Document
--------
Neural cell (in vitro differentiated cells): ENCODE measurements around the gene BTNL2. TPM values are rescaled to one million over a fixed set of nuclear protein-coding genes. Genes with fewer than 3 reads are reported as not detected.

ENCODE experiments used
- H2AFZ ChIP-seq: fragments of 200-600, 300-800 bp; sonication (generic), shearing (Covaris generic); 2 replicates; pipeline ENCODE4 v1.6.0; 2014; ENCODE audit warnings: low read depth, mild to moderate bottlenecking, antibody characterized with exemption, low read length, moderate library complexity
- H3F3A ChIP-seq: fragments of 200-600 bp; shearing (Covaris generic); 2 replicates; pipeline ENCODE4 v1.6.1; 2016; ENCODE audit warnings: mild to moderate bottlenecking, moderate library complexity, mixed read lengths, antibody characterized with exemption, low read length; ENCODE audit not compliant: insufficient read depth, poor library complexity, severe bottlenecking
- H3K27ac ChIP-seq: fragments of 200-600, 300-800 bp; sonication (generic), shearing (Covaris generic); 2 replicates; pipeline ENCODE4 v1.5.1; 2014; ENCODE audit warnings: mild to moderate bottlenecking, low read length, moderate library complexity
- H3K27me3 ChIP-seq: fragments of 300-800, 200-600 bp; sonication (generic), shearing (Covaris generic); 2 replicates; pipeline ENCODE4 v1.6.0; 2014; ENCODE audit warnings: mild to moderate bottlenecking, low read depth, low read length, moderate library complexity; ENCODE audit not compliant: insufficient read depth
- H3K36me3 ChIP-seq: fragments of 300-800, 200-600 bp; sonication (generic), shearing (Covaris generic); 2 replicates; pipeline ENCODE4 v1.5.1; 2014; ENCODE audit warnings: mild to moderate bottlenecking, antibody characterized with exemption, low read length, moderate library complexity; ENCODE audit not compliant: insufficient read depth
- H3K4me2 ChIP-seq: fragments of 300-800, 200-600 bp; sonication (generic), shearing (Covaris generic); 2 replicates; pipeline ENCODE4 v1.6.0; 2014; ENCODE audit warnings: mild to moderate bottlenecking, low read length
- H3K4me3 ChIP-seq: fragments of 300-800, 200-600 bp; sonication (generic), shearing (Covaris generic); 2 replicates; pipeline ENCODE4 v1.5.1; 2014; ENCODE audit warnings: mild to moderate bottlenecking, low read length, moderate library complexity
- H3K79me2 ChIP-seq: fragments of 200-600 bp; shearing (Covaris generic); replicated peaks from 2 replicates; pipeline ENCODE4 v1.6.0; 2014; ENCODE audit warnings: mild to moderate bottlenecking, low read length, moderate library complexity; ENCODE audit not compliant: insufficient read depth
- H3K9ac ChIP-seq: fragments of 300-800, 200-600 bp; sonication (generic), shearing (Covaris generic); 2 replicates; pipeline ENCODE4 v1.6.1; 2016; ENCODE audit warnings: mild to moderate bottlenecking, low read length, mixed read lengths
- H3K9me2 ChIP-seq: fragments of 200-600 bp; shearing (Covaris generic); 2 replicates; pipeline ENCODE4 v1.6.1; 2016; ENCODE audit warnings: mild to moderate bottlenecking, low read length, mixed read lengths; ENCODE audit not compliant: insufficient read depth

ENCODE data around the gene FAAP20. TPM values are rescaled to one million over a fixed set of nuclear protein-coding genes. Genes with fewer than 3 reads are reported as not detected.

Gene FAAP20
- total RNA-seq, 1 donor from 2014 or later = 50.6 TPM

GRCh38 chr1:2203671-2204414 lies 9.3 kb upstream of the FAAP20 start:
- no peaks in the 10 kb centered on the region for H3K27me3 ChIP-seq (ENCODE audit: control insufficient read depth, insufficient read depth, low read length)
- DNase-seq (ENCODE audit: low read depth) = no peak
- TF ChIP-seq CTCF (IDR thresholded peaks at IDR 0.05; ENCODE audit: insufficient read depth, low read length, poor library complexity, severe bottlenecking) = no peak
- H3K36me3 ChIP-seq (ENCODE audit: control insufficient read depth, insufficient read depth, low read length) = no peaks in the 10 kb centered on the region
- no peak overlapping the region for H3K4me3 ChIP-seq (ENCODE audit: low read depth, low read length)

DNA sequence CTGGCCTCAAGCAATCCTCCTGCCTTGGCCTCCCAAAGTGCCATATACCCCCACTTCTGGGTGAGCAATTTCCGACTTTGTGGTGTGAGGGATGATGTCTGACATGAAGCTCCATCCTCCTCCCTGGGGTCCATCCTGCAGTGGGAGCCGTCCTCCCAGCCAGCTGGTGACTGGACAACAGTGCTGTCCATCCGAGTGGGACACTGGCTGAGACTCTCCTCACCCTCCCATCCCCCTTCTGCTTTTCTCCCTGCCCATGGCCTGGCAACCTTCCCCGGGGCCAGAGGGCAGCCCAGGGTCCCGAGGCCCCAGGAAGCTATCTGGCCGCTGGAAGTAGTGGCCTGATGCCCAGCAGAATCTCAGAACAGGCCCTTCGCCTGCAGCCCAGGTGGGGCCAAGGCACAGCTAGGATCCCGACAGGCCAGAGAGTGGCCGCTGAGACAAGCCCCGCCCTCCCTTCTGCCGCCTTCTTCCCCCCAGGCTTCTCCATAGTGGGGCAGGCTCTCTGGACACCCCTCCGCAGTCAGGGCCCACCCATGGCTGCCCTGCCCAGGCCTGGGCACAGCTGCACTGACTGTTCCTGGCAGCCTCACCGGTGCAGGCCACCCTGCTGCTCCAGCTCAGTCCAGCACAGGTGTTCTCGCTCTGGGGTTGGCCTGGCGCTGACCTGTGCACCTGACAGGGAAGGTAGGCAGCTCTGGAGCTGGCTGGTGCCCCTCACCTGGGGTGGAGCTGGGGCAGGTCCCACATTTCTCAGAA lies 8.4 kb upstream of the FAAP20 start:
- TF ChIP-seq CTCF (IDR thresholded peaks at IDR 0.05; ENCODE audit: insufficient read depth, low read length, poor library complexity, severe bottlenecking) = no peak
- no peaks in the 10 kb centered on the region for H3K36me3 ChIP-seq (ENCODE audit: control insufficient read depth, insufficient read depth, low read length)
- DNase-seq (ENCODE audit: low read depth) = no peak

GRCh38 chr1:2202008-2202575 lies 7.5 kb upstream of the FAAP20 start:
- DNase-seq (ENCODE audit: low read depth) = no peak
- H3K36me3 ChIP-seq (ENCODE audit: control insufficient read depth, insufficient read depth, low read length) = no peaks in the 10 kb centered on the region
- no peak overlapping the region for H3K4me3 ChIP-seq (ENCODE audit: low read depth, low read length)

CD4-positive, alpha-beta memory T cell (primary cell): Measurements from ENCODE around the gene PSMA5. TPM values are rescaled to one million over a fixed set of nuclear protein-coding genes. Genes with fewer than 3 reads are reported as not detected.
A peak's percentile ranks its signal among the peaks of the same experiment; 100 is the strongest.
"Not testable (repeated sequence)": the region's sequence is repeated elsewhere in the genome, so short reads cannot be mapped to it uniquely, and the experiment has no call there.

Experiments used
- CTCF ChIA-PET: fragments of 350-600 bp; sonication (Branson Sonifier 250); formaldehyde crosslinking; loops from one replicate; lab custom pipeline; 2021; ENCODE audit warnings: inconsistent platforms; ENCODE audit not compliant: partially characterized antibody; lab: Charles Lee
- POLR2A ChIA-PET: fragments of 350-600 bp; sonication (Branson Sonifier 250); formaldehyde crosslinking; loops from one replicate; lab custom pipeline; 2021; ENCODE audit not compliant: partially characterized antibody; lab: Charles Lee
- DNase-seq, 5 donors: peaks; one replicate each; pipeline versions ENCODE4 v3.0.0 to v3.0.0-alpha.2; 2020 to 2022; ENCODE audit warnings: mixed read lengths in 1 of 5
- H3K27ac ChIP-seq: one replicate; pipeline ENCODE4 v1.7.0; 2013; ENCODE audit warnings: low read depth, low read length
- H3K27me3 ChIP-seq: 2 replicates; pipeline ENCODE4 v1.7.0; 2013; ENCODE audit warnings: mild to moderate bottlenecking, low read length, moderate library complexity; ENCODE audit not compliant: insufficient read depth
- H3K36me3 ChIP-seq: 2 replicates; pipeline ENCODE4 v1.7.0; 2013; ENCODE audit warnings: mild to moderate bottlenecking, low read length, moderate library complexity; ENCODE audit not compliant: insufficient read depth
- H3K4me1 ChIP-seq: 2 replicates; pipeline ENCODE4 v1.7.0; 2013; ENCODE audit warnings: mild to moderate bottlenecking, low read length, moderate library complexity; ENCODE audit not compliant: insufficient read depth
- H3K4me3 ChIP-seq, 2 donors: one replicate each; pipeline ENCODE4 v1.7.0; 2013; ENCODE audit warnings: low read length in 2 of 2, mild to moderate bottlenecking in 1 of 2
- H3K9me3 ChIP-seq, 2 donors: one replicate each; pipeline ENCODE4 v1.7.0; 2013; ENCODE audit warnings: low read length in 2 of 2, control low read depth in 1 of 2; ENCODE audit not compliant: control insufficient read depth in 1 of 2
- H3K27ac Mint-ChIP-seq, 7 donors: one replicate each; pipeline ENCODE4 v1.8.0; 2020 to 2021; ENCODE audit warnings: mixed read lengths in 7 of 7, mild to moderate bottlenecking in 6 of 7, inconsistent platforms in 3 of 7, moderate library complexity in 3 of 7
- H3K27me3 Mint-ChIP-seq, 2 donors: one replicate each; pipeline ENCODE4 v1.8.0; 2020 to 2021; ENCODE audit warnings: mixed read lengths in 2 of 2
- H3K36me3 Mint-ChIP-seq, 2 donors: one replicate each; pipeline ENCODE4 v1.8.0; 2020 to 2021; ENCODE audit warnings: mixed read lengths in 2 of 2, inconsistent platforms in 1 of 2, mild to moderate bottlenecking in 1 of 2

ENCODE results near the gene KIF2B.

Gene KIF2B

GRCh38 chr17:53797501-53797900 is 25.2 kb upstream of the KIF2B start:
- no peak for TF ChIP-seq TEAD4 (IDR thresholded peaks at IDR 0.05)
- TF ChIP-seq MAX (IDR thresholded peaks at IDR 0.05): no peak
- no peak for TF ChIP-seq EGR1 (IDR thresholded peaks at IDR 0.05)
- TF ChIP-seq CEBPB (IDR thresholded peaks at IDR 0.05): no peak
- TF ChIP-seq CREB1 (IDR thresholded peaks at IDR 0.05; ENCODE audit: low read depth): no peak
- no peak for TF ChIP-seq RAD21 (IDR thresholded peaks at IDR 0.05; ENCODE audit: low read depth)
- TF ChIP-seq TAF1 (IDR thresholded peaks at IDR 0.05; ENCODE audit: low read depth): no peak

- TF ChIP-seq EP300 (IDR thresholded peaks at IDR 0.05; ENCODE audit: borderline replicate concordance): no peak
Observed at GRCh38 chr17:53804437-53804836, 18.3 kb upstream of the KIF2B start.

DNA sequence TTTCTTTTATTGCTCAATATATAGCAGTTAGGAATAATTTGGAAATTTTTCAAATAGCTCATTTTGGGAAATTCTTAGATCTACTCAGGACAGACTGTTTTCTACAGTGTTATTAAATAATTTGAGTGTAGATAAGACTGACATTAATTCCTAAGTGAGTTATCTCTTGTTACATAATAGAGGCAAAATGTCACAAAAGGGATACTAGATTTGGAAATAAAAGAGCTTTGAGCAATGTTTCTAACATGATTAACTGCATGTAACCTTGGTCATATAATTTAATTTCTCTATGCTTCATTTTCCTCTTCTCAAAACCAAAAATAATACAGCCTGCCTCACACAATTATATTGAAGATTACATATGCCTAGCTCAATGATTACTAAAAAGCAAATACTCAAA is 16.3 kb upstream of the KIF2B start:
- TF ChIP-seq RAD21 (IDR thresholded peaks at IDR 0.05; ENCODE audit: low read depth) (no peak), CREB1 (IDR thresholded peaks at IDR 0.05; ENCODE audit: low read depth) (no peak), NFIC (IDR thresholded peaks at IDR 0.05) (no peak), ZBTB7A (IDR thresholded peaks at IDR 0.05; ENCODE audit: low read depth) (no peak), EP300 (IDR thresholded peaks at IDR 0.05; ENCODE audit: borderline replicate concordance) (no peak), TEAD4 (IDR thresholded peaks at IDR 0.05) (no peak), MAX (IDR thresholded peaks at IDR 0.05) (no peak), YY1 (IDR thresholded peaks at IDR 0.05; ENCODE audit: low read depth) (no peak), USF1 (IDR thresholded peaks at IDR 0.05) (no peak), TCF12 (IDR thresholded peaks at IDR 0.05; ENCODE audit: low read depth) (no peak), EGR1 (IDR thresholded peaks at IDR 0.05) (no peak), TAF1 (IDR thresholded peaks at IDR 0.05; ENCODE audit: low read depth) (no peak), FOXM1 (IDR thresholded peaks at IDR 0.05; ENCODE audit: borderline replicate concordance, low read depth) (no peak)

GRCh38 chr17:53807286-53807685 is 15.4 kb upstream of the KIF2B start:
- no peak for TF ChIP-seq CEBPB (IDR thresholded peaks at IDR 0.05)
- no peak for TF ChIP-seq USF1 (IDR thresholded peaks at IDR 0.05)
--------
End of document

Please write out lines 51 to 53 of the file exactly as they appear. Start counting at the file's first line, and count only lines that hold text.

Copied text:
- no peak for TF ChIP-seq EGR1 (IDR thresholded peaks at IDR 0.05)
- TF ChIP-seq CEBPB (IDR thresholded peaks at IDR 0.05): no peak
- TF ChIP-seq CREB1 (IDR thresholded peaks at IDR 0.05; ENCODE audit: low read depth): no peak